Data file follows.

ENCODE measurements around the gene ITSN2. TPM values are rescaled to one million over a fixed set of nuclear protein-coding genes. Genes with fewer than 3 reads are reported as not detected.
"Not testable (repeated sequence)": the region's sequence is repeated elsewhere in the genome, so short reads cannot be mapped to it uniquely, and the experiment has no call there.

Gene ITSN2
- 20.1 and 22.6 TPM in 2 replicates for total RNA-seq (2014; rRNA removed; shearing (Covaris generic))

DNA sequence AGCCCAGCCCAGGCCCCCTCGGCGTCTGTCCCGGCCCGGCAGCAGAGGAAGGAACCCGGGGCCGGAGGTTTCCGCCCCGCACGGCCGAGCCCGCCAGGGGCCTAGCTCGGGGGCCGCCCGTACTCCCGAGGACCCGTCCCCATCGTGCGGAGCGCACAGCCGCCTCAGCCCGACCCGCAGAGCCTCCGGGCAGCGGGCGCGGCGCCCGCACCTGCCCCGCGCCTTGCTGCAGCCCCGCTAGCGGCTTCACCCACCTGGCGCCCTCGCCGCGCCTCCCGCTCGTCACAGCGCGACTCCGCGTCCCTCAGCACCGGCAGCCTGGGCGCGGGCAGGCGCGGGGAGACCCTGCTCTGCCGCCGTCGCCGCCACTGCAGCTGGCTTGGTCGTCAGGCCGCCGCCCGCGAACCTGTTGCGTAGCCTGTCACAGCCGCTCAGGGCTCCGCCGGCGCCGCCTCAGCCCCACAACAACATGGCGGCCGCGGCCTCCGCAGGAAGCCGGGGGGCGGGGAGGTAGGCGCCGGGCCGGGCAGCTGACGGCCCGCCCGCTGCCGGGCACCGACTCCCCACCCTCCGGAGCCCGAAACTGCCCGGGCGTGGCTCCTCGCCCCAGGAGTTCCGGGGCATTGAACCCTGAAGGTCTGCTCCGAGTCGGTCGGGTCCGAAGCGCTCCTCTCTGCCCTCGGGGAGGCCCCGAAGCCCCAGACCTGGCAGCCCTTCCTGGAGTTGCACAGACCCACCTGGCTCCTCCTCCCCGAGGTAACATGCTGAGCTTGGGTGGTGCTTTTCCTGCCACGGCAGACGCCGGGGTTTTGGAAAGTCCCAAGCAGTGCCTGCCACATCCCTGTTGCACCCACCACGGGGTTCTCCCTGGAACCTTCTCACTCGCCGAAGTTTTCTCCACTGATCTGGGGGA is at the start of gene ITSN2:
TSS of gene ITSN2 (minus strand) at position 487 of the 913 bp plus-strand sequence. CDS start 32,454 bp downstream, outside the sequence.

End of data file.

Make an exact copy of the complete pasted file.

ENCODE measurements around the gene ITSN2. TPM values are rescaled to one million over a fixed set of nuclear protein-coding genes. Genes with fewer than 3 reads are reported as not detected.
"Not testable (repeated sequence)": the region's sequence is repeated elsewhere in the genome, so short reads cannot be mapped to it uniquely, and the experiment has no call there.

Gene ITSN2
- 20.1 and 22.6 TPM in 2 replicates for total RNA-seq (2014; rRNA removed; shearing (Covaris generic))

DNA sequence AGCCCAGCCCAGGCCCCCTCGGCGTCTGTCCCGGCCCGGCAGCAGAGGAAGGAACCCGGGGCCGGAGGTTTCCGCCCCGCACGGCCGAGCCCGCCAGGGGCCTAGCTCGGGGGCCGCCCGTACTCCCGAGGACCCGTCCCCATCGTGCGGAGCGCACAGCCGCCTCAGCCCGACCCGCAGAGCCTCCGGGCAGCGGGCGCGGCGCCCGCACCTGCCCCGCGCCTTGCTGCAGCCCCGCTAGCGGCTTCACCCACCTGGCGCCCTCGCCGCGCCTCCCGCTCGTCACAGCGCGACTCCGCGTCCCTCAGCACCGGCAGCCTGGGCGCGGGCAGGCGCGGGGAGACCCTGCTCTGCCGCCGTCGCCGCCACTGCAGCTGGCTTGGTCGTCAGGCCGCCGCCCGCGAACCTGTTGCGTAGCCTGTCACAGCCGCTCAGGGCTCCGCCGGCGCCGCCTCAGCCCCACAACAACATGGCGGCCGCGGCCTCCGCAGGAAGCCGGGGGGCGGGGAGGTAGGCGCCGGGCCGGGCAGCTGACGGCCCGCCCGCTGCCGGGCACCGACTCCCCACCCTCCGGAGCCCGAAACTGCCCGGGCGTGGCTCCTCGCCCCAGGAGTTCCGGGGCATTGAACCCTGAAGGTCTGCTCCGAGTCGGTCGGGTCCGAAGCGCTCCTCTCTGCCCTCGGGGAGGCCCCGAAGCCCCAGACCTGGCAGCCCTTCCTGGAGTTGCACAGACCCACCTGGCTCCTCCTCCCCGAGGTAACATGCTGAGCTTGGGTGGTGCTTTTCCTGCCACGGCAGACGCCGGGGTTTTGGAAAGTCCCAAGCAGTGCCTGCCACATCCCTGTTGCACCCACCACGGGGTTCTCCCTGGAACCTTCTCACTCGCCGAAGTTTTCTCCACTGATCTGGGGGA is at the start of gene ITSN2:
TSS of gene ITSN2 (minus strand) at position 487 of the 913 bp plus-strand sequence. CDS start 32,454 bp downstream, outside the sequence.